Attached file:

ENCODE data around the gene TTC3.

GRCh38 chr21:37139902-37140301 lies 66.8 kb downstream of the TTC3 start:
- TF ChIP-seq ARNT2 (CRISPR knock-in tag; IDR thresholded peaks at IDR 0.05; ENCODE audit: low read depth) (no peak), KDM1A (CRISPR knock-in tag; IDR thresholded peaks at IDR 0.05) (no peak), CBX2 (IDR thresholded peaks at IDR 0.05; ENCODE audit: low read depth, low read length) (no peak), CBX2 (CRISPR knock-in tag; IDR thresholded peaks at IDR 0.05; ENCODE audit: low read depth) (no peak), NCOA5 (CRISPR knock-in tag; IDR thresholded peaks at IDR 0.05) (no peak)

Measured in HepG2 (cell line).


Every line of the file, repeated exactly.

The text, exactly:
ENCODE data around the gene TTC3.

GRCh38 chr21:37139902-37140301 lies 66.8 kb downstream of the TTC3 start:
- TF ChIP-seq ARNT2 (CRISPR knock-in tag; IDR thresholded peaks at IDR 0.05; ENCODE audit: low read depth) (no peak), KDM1A (CRISPR knock-in tag; IDR thresholded peaks at IDR 0.05) (no peak), CBX2 (IDR thresholded peaks at IDR 0.05; ENCODE audit: low read depth, low read length) (no peak), CBX2 (CRISPR knock-in tag; IDR thresholded peaks at IDR 0.05; ENCODE audit: low read depth) (no peak), NCOA5 (CRISPR knock-in tag; IDR thresholded peaks at IDR 0.05) (no peak)

Measured in HepG2 (cell line).